Maybe “moral hazard” should be taken more literally

In this whole mortgage mess, the phrase “moral hazard” comes up an awful lot. When capitalism gets out of line, I think it’s always tempting for capitalists to look at incentives, say they reward bad behavior, and then focus thereafter on the incentives as the problem. But aren’t there always incentives for bad behavior? Isn’t that the whole point of cheating; because if it works it pays off?

Another common phrase these days is “incentivization,” an Orwellian neologism that implies the only thing keeping us from turning into complete savages and pillaging our neighbors is that we are otherwised directly compensated for not doing so. It’s a conceit of academic economists, I think, who hate the idea that there are aspects of a good society that can’t be understood with an equation.

The main problem with the mortgage debacle is pretty simple, even if the finances aren’t: some bad people cheated. There are ways to fight that, but not ways to guarantee it never happens. There is no system in the world that will eliminate every reward for bad behavior. The FNM managers probably broke laws and certainly violated their fiduciary responsibility, at the very least, but we’re to believe that the real problem was the moral hazard created by their implicit government backing? Chicken shit. The modern world is rife with moral hazard: we are almost never held accountable for our actions on behalf of others, and most of us work in situations where we are on the hook for very little of what is at stake. What ultimately keeps people from taking all manner of advantage of the myriad safety nets in our world (the GSEs are just an extreme example) is something that is not at all fashionable to discuss: morality. Not the religious pious type, but the social-minded morality that compells one to act honorably even if we haven’t been direcly incentivized to do so by some board of managers. Because cheating really does work out quite well for the individual who does the cheating.

These Wall Street crooks should be detested as pariahs, not seen as the inevitable victims of a poorly designed reward system. This is not to say we need no laws, or that incentives should be ignored, just that they are neccesarily but not at all sufficient conditions to a proper functioning society. Integrity cannot be regulated into people.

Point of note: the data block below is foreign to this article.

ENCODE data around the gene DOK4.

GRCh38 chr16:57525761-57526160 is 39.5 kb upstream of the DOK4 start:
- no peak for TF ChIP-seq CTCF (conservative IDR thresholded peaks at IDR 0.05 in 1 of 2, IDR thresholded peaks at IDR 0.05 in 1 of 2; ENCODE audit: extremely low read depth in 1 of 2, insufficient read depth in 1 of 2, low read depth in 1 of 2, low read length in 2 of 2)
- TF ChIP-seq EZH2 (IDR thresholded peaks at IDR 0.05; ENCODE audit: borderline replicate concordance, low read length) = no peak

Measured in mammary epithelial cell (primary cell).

2 responses to “Maybe “moral hazard” should be taken more literally”

  1. Yes you’re probably wrong.
    It’s not true that cheating always pays off. If you have arranged the probability of detection and the corresponding punishment so that it doesn’t pay off in a given situation, you have reduced the risk of cheating in that situation.
    The solution you propose is unclear. If you want a system based on crooks being detested, that’s one form of punishment, just like the above, but difficult to achieve because you need to convert a large body of people to your particular religion (non-pious social mindedness which detests crooks).
    If you want people to be inherently less attracted to cheating, you have the same difficulty, although if you were successful in creating large-scale social-mindedness then the results would be dramatic. There is certainly an effect of social-mindedness but it is just hard to create via policy especially if the government is not able to use overt indoctrination programs.

    The fact that systems generate behavior via incentives and other forces doesn’t mean that you can’t blame people if you so wish, although it does undermine notions of blame based on free-will.

    (Here for your F# posts but got distracted!)

  2. Thanks for the interesting comment. I didn’t mean to propose any system, I simply wanted to point out that there is no system that will render all bad behavior unprofitable. How could there be? When I said people should hate these guys, I wasn’t suggesting that, in and of itself, would do anything material. I meant that the fact that we don’t is a symptom of why it happened. Namely, most people have no moral code. There is no system I know of that causes people to be honest. It’s a miracle anybody is honest, if you ask me.

    Are you suggesting there is some perfect set of laws that would actually lead to everybody acting morally, just because the set of rules makes it in their best interest through clever use of punishment and effective enforcement? I can’t believe that. There will always be people clever enough to screw with any system, and take advantage of others.

    I don’t think there is a system that will eliminate the possibility of people profiting from doing bad. My point was that if you quit fooling yourself into thinking otherwise, you can at least hope to mitigate the consequences of that fact. For one, we should quit wasting their time trying to come up with regulations and spend more time taking responsibility for looking out for ourselves. Caveat emptor has a lot more wisdom than people give it credit for. Second, honest people should quit trying to control everybody through laws, and realize that integrity is inexplicable, uncontrollable and priceless; instead of trying to induce it in others through the government, we should instead seek to form social and business circles of like-minded folks. Not a cure all, of course, but better than the false security of regulation and “correct inducements.”

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